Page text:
Of the 12g of oil in an average serving, 7g of this is the 'good'
monounsaturated type that's also foundin olive oil. Monounsaturated
oils do not raise cholesterol in the blood and most medical researchers
believe they instead may have a definite protectiveeffect against
heart disease and possibly strokes.
better for your skin to put avocados on it rather than eat them.
it's true that avocado extracts, because they are rich in Vitamin
E,are used in cosmetics and many manufacturers use this to promote
the 'natural goodness' of their products, your skin will derive
considerably more benefit from being 'fed' Vitamin E from the inside
rather than the outside.
A further example
of just how health-giving avocados can be is that the fruit is an
integral part of the so-called 'Mediterranean diet' which, although
high in fat, was found by researchers to reduce the risk of heart
disease - the big difference being that most of the fat intake consisted
of monounsaturated fats and included very little animal fat. Just
how dramatic the impact of the Mediterranean diet can be demonstrated
in one landmark study that revealed thatCretans, who essentially
followed this diet, had a staggering twenty times lower rate of
deadly heart disease than Americans.
originated in Mexico and Central America, where it has always been
valuable part of the staple diet and is the essential ingredient
in the classic Mexican dip, Guacamole.
The word avocado
comes from the fruit's Aztec name 'ahuacatl', for which, when the
Spanish discovered the avocado they substituted their similar sounding
word avocado, which, oddly enough also means 'lawyer'.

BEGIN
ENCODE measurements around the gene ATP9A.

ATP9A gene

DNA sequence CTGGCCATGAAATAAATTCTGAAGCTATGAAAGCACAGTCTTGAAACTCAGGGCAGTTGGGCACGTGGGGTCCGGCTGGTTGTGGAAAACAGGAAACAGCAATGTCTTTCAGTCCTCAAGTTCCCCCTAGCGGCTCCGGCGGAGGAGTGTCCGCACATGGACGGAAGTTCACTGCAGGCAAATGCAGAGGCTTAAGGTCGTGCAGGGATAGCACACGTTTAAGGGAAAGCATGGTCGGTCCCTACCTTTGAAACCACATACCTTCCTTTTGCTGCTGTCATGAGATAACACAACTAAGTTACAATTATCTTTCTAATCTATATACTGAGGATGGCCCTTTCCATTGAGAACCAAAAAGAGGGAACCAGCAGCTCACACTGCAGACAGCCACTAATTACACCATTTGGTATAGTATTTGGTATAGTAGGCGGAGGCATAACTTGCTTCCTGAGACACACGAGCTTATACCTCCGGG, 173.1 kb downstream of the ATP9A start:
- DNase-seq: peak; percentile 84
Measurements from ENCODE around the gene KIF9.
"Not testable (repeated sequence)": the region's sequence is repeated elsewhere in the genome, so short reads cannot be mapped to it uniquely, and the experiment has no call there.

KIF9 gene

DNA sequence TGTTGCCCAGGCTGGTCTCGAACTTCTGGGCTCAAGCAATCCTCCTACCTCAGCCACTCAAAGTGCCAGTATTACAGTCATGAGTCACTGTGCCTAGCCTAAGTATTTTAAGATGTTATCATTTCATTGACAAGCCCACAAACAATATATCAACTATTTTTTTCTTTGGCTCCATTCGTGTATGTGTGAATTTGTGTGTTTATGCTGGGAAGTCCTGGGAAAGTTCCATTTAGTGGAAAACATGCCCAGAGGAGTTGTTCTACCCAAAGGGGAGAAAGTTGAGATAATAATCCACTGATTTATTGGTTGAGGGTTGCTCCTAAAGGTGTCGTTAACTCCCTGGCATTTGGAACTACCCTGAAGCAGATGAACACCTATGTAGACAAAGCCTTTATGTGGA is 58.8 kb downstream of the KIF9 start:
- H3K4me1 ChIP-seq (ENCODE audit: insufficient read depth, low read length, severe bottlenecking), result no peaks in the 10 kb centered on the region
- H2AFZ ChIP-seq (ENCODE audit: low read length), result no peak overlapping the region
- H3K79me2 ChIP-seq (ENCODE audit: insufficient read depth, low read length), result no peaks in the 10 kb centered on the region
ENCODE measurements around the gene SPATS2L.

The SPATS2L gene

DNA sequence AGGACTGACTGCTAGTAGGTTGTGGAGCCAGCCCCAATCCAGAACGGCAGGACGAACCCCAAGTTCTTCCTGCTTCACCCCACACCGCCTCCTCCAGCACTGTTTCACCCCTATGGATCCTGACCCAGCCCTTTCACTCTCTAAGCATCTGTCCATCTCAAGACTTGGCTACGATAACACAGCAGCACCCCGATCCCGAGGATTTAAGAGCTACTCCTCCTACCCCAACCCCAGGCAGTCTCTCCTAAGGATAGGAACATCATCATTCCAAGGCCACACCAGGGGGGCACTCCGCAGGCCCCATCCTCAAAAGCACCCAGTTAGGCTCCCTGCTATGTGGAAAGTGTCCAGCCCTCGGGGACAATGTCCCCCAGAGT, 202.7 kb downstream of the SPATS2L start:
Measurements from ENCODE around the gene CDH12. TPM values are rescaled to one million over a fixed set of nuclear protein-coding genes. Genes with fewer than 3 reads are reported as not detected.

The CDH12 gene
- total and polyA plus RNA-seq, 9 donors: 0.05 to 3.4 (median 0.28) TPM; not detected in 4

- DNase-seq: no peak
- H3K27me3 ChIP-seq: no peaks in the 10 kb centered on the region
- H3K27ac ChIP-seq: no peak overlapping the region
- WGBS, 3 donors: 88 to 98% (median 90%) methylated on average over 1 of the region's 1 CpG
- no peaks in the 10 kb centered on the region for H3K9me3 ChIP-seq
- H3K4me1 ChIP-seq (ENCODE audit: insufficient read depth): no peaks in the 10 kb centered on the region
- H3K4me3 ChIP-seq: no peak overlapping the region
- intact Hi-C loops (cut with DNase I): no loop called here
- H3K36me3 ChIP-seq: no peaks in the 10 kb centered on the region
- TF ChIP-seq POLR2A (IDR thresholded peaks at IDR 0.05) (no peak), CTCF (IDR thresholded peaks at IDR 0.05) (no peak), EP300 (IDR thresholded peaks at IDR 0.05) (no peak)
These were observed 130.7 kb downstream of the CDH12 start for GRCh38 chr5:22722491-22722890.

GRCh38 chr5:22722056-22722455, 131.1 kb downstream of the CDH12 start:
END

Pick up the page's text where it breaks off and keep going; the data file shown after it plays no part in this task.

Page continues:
explorers brought it back to Europe in the sixteenth century but
it could not easily be propagated in most of Europe and it remained
something of a rarity for nearly 300 years. However, with the discovery
of new grafting techniques earlier this century, the avocado could
be produced on a commercial scale outside of South America and during
the 1950s it began to make regular appearances on our dinner tables.
is widely acknowledged as one of the most versatile fruits in the
world but each country has its own favourite way of eating it:
In South Africa,
avocados are mashed with lemon juice and used as a spreadinstead
of butter. In the United States, avocados are served with crab meat
or scallops and mint, or mixed with sour cream to make a chilled
soup. In Brazil, they serve Crema de Abacate avocado sieved with
lime juice and sugar. In Austria, people dice avocados and pour
kirsch over them for dessert. If all this has whetted your appetite
for avocados, here are some useful tips.
First of all,
a quick course in stoning avocados, something that can at times
be a little tricky. Here's how the experts do it:
1) Cut the
avocado in half lengthways through the skin down to the stoneand
all the way around. Hold the avocado in both hands and twist the
two halves in opposite directions. Then gently pull the two halves
2) Take the
half with the stone in the centre. Ease out with a spoon then lift
up the stone and discard it. Once the stone is removed, the flesh
will begin to discolour quite quickly - to avoid this, brush the
flesh with lemon, orange or lime juice if you don't plan to eat
the avocado immediately.
Next, the easy
way to peel and cut avocados:
To peel, strip
the skin away from the avocado beginning at the narrow end. To cut
a peeled, stoned avocado, lay cavity side down and cut either lengthways
or, for crescent shapes, crossways. To dice or cube, cut both ways.
To make rings,
cut around the whole avocado crossways with the tip of
to form rings, then remove the skin.
To make an
avocado fan, place halved, stoned, skinned avocados cavity side
down on the work surface. Slice lengthways without quite cutting
right through at the narrow tip. Transfer to a serving plate and
flatten slightly to fan out.